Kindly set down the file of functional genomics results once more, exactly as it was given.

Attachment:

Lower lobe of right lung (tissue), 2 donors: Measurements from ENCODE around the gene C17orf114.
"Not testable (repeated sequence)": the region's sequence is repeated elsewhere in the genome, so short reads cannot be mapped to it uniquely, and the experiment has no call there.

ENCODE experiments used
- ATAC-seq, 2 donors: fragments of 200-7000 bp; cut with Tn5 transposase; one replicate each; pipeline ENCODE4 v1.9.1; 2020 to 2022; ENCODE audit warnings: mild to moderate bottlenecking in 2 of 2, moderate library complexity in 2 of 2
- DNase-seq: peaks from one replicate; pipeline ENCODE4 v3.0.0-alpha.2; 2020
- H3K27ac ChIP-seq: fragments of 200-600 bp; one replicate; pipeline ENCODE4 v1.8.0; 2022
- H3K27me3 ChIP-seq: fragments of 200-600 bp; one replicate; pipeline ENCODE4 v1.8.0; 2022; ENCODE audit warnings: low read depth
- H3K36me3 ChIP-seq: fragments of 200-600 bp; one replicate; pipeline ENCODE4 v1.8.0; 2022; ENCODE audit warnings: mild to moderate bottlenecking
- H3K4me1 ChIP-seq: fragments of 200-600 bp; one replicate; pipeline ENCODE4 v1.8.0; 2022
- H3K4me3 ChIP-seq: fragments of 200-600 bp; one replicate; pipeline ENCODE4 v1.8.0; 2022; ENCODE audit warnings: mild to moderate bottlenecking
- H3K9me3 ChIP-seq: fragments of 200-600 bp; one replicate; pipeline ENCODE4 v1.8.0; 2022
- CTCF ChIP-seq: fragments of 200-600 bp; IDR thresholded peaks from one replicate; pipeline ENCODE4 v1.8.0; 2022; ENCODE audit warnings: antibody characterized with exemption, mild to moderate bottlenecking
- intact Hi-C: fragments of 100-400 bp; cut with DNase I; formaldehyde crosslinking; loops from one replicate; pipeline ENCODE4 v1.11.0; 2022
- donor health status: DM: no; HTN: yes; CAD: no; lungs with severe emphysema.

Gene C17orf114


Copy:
Lower lobe of right lung (tissue), 2 donors: Measurements from ENCODE around the gene C17orf114.
"Not testable (repeated sequence)": the region's sequence is repeated elsewhere in the genome, so short reads cannot be mapped to it uniquely, and the experiment has no call there.

ENCODE experiments used
- ATAC-seq, 2 donors: fragments of 200-7000 bp; cut with Tn5 transposase; one replicate each; pipeline ENCODE4 v1.9.1; 2020 to 2022; ENCODE audit warnings: mild to moderate bottlenecking in 2 of 2, moderate library complexity in 2 of 2
- DNase-seq: peaks from one replicate; pipeline ENCODE4 v3.0.0-alpha.2; 2020
- H3K27ac ChIP-seq: fragments of 200-600 bp; one replicate; pipeline ENCODE4 v1.8.0; 2022
- H3K27me3 ChIP-seq: fragments of 200-600 bp; one replicate; pipeline ENCODE4 v1.8.0; 2022; ENCODE audit warnings: low read depth
- H3K36me3 ChIP-seq: fragments of 200-600 bp; one replicate; pipeline ENCODE4 v1.8.0; 2022; ENCODE audit warnings: mild to moderate bottlenecking
- H3K4me1 ChIP-seq: fragments of 200-600 bp; one replicate; pipeline ENCODE4 v1.8.0; 2022
- H3K4me3 ChIP-seq: fragments of 200-600 bp; one replicate; pipeline ENCODE4 v1.8.0; 2022; ENCODE audit warnings: mild to moderate bottlenecking
- H3K9me3 ChIP-seq: fragments of 200-600 bp; one replicate; pipeline ENCODE4 v1.8.0; 2022
- CTCF ChIP-seq: fragments of 200-600 bp; IDR thresholded peaks from one replicate; pipeline ENCODE4 v1.8.0; 2022; ENCODE audit warnings: antibody characterized with exemption, mild to moderate bottlenecking
- intact Hi-C: fragments of 100-400 bp; cut with DNase I; formaldehyde crosslinking; loops from one replicate; pipeline ENCODE4 v1.11.0; 2022
- donor health status: DM: no; HTN: yes; CAD: no; lungs with severe emphysema.

Gene C17orf114